A new framework for conducting autonomous scanning on complex parts from surface scanning NDE techniques is proposed. The first process of this framework starts with the initial environment reconstruction. This is followed by localizing the robot by registration of the environment to the scanning workspace. The next step is toolpath generation, in which a novel method is proposed: ray-triangle intersection arrays.

This process involves projecting rays onto the initial mesh and checking for intersections, resulting in a zig-zag pattern of “waypoints” holding position and tilt information for the probe on the toolpath. This provides robust scan profiles for any input mesh, albeit with smoothing limitations with respect to tool movements compared to b-splines. Figure 1 illustrates the considered framework depicting the reconstruction-to-NDE scanning process. Following path computation, the generated path is transmitted to the robot, initiating the NDE scanning process. The NDE scan synchronizes the recorded position of the robot’s end effector with the NDE data, generating NDE point data within 3D space respective to the robot’s workspace. This resultant data undergoes post-processing, involving actions such as removing trend effects or converting the 3D NDE point data into a mesh.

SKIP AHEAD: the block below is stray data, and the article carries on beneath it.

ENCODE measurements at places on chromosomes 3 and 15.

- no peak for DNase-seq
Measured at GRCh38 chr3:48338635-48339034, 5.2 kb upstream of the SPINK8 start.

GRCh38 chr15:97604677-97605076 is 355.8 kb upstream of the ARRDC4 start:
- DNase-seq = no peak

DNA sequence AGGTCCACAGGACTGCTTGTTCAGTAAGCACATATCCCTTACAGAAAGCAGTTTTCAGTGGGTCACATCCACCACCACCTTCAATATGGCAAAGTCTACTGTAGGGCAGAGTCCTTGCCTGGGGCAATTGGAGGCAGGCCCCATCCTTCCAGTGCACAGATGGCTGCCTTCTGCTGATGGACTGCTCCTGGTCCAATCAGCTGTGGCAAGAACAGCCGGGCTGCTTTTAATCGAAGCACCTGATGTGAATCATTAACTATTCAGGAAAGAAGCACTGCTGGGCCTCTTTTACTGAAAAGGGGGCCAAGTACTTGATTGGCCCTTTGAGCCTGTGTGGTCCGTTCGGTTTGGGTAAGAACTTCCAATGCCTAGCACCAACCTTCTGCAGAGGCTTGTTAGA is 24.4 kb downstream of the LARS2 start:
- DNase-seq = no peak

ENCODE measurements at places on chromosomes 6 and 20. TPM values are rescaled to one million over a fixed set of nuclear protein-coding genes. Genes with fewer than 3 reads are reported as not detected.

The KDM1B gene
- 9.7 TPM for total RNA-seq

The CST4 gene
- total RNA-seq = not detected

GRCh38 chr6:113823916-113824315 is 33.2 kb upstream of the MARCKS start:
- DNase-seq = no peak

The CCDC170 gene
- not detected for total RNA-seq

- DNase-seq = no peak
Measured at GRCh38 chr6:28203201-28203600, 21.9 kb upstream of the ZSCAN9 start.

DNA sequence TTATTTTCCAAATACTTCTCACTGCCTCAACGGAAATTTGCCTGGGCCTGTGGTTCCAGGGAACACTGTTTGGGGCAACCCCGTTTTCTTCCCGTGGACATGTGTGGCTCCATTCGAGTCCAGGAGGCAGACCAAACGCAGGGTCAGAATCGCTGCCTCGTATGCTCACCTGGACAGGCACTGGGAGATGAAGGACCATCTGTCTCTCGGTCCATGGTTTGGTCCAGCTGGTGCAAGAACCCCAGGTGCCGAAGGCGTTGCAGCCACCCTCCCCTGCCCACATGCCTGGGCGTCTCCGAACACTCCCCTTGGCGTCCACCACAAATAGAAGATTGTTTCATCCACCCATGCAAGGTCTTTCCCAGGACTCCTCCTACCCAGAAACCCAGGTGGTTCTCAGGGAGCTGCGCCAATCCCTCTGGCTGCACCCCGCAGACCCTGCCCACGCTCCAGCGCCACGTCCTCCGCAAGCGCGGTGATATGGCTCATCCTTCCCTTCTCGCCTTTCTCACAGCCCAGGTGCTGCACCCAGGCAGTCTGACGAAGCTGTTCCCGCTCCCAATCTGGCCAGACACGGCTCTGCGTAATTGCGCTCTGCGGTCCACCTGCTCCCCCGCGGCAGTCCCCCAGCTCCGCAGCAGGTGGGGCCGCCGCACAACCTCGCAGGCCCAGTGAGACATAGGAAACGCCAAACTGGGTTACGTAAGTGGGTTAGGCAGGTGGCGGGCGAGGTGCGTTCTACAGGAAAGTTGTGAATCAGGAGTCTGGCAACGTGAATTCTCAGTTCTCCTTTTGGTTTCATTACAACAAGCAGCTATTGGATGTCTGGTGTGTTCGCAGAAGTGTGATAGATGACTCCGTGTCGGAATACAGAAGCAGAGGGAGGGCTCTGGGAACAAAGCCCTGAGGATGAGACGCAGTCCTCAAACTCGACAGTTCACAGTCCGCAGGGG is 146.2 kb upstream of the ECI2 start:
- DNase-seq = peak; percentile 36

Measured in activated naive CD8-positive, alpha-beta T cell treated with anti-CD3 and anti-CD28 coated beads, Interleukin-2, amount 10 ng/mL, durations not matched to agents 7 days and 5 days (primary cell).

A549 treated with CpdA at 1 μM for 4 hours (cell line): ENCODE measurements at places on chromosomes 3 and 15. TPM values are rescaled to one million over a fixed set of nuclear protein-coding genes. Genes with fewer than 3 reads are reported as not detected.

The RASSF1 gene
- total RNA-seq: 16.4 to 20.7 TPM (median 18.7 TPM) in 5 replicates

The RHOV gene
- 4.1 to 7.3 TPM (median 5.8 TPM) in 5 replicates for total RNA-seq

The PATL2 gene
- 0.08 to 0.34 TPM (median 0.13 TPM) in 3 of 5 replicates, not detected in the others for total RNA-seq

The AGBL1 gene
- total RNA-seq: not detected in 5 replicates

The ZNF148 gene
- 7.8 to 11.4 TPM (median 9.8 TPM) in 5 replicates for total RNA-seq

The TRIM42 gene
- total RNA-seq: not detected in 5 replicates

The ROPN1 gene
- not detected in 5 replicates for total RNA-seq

Geometric point cloud from physical environment

The goal of this section is to define an output to a cyber environment \(E_{cy}\) based on a physical environment that will be used for path planning. Starting with the basics, the raw output from a reconstruction device is a point cloud labeled as a set of points P. This process is known as point cloud reconstruction. Eventually, P needs conversion into a mesh, forming the reconstructed environment \(E_{cy}\). A point cloud P contains a local set of points with indices \(p_i\), holding vertex information \(t_{xyz}\) and color information rgb. Therefore, \(p_i = [t_{xyz_i}, rgb_i]\), and \(P = [p_1, p_2, p_3, \ldots , p_{LP}]\), where LP is the number or “length” of points in the point cloud. Point clouds are obtained by an “observer,” which in this case would be the reconstruction device of choice.

Figure 2
figure 2

Point cloud example from different perspectives, with a \(4\times 4\) grid-like point cloud with area \(w\times h\) two sheets of points at different depths defined by d. (a) Bird’s eye perspective. (b) Isometric perspective.